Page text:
Another, larger question arises: should the Nimitz, presumably unable to return to it's own time, and with it's superior armaments and aircraft, engage the Japanese fleet and air force and prevent the attack on Pearl Harbor? Yelland believes so and Owens and Lasky immediately object to Yelland's idea, stating that this type of interference in history could have very serious consequences, the most serious being that they could stop much of the Pacific fleet from being destroyed. Yelland grapples with the idea himself and determines that the Nimitz, bound by its loyalty to engage all enemies no matter the place or time, will participate in the battle. Meanwhile, the Japanese prisoner converses with a Japanese-speaking member of the Nimitz' crew and demands access to a radio to contact his own superiors. At one point, Chapman's Golden Retriever escapes from the room where his master is being held and runs into the room holding the Japanese pilot.
The pilot is able to disarm a marine guard and seize his rifle, opening fire and killing a few crew members. He reiterates his demands through the translator and holds several people hostage, including Owens and Lasky. Owens is ordered by Yelland to tell the pilot that they are from the future, citing his knowledge of the names of the ships of the Japanese Imperial fleet nearby. The pilot is temporarily overwhelmed by the news and is distracted long enough for marines to move in and kill him. Yelland's intention of stopping the destruction of the American fleet at Pearl remains unchanged. As a safety precaution and the method best determined to restore the space-time continuum to normality, Chapman and Scott will be left on a nearby deserted island while the attack takes place. A helicopter takes them out, with Owens, to the island.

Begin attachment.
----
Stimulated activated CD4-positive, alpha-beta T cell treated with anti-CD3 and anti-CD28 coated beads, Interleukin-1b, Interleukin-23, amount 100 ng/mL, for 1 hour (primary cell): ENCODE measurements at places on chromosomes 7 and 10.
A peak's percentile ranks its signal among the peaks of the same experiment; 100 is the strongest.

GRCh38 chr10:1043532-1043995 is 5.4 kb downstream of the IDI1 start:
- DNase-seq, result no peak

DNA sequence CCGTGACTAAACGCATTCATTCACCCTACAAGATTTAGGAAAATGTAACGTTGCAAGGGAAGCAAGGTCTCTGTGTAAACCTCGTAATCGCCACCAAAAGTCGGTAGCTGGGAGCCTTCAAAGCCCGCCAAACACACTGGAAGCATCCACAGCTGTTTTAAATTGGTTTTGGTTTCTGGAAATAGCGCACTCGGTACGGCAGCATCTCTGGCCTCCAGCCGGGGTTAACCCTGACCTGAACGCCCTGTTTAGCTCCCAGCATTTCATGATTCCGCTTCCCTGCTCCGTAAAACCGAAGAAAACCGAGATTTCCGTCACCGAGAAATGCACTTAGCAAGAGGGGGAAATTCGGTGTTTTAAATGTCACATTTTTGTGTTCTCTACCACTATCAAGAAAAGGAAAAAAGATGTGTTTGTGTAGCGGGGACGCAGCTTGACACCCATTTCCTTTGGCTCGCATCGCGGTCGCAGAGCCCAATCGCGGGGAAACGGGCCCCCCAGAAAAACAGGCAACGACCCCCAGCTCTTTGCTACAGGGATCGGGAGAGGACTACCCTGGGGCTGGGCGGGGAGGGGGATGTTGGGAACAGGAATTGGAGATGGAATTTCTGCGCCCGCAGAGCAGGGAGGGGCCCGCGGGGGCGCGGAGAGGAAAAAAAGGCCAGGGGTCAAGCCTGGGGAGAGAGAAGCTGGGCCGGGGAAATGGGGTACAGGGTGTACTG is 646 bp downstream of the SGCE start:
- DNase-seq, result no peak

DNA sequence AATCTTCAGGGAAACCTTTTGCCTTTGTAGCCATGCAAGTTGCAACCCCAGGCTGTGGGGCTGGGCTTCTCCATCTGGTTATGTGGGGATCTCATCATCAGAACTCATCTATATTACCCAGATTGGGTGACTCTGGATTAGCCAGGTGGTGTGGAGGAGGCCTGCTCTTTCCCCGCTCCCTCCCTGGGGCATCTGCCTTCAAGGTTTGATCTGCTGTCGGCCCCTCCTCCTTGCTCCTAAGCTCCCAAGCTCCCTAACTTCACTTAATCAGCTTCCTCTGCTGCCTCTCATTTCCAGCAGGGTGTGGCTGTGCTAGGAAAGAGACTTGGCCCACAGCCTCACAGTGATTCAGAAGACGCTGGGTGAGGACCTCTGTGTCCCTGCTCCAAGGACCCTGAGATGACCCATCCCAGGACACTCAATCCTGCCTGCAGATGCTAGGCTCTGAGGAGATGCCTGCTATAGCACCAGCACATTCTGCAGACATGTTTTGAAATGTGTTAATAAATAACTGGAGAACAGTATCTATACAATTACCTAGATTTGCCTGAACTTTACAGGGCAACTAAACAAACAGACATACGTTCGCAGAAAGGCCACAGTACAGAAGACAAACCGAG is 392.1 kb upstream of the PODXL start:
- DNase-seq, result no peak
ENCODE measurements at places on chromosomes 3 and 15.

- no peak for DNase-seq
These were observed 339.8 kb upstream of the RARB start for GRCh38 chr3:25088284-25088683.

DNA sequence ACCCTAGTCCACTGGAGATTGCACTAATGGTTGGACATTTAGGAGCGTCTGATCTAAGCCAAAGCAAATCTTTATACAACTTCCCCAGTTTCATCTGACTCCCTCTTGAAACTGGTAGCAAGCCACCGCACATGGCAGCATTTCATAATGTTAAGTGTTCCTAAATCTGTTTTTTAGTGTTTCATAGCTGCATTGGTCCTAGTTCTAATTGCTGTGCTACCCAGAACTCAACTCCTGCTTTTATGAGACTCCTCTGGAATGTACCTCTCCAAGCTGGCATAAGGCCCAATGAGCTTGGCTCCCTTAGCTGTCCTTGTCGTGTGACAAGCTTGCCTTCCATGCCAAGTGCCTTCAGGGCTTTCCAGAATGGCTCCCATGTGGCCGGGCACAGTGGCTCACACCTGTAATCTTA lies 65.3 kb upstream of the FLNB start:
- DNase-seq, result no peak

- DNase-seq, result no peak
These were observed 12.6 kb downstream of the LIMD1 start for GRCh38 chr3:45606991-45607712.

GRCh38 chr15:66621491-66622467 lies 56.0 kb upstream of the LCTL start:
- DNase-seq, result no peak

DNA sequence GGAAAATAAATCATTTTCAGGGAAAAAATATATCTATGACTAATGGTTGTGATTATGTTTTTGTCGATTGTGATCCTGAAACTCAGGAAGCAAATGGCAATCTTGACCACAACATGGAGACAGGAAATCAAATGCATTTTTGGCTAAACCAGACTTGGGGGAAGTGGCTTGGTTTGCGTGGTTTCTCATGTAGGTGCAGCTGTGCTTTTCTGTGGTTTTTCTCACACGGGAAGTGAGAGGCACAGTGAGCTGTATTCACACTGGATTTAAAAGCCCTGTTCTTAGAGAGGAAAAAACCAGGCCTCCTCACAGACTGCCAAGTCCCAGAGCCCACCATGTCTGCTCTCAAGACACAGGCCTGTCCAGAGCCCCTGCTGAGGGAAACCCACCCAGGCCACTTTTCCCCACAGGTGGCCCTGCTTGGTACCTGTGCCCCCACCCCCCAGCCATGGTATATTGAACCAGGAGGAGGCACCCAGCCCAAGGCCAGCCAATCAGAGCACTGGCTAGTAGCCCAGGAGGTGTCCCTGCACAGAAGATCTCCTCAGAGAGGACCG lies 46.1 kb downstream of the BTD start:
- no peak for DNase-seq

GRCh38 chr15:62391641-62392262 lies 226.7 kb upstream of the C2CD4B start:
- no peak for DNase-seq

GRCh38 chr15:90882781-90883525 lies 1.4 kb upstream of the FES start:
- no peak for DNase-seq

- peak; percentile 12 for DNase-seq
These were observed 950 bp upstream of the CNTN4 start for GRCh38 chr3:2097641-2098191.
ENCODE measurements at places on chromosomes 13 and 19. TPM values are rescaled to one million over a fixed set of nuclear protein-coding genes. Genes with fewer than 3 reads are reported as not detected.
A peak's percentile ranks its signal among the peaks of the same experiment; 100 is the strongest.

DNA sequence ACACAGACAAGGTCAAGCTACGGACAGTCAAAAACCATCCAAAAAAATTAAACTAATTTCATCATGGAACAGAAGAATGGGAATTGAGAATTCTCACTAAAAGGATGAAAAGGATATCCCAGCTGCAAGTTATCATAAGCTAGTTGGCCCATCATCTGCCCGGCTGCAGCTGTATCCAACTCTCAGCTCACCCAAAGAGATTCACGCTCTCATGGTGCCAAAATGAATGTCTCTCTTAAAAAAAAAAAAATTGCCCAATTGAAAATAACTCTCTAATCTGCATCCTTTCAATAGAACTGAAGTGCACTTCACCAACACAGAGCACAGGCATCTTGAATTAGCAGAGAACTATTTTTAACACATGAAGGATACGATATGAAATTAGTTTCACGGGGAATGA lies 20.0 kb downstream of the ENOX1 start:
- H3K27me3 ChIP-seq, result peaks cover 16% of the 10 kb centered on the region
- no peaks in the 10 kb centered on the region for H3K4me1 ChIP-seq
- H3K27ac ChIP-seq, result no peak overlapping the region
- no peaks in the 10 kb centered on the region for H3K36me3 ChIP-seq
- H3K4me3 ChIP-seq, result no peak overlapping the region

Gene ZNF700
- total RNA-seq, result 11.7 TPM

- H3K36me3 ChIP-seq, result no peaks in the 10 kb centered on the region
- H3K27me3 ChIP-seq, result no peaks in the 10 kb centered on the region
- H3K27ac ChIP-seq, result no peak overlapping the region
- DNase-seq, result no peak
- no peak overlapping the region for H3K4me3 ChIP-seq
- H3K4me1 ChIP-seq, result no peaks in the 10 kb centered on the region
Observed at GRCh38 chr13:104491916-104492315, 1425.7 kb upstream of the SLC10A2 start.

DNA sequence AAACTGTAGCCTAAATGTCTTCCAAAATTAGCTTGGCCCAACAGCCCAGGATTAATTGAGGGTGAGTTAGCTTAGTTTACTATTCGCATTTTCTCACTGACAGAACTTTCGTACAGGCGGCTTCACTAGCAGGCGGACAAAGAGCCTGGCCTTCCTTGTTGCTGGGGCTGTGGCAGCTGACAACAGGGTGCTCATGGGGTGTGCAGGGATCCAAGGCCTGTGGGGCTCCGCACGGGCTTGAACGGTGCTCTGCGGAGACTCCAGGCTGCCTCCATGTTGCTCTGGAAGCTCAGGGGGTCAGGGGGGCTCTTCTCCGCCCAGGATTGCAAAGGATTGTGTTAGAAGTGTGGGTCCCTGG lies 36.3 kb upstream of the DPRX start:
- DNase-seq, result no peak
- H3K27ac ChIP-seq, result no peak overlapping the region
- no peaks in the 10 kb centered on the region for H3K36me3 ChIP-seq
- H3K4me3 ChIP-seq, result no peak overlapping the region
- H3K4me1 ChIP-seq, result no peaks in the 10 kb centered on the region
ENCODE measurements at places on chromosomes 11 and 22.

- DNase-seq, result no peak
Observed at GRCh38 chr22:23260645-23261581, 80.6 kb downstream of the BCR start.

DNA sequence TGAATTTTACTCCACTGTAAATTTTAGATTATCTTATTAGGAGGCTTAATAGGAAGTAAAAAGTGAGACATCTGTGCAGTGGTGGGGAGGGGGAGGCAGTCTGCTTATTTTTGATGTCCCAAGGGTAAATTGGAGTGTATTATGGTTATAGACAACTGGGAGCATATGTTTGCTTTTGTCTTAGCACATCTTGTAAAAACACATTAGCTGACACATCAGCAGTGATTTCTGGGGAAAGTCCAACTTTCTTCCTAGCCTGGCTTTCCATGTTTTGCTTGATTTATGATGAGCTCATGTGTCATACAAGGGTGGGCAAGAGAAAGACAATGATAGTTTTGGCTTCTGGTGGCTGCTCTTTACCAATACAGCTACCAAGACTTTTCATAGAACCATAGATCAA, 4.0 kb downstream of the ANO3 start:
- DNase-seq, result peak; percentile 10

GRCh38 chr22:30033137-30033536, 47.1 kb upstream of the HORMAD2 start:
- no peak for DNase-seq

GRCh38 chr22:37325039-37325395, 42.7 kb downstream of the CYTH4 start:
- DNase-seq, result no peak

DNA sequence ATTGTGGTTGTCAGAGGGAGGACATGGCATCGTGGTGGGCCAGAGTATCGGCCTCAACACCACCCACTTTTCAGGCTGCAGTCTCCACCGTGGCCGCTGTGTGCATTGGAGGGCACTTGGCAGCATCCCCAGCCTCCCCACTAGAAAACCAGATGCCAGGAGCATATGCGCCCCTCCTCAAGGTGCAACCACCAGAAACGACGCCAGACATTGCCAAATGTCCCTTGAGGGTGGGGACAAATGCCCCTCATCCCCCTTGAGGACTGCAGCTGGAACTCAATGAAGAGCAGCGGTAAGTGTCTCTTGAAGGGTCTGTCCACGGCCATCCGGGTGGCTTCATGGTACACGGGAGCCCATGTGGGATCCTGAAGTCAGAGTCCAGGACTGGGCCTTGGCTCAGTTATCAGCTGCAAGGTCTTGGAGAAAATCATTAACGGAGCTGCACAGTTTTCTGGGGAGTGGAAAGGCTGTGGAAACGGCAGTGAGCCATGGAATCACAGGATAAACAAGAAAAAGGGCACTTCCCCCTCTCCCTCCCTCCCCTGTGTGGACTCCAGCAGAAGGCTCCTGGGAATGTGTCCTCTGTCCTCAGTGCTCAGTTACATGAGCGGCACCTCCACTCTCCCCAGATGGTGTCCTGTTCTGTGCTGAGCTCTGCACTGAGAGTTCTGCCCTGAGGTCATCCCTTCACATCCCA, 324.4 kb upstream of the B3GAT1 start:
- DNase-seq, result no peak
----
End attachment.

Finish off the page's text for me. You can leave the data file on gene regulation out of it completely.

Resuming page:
Scott and Owens both jump out onto the sand, however Chapman seizes a flare pistol and demands to be flown back to Hawaii. A crew member tries to take the pistol, which goes off, causing the chopper to explode, killing Chapman and the crew. Owens and Scott are stranded. Back on the Nimitz, Yelland addresses his crew, telling them that they will engage the Japanese Air Force as they attack Pearl Harbor. However, before the Nimitz' strike force can be launched, the same sort of storm that propelled the Nimitz through time appears again. The ship is consumed again and delivered to the same spot and the same date and time where it was initially displaced. The Nimitz returns to Pearl Harbor and Lasky is met at the pier. The door of a nearby limousine opens and Senator Chapman's dog, still on the Nimitz when it was sent back into the future, jumps inside.
Lasky gets in the limo and sees both Laurel Scott and Commander Owens, both aged nearly 40 years. Lasky is told by one of them that they "have a lot to talk about. ".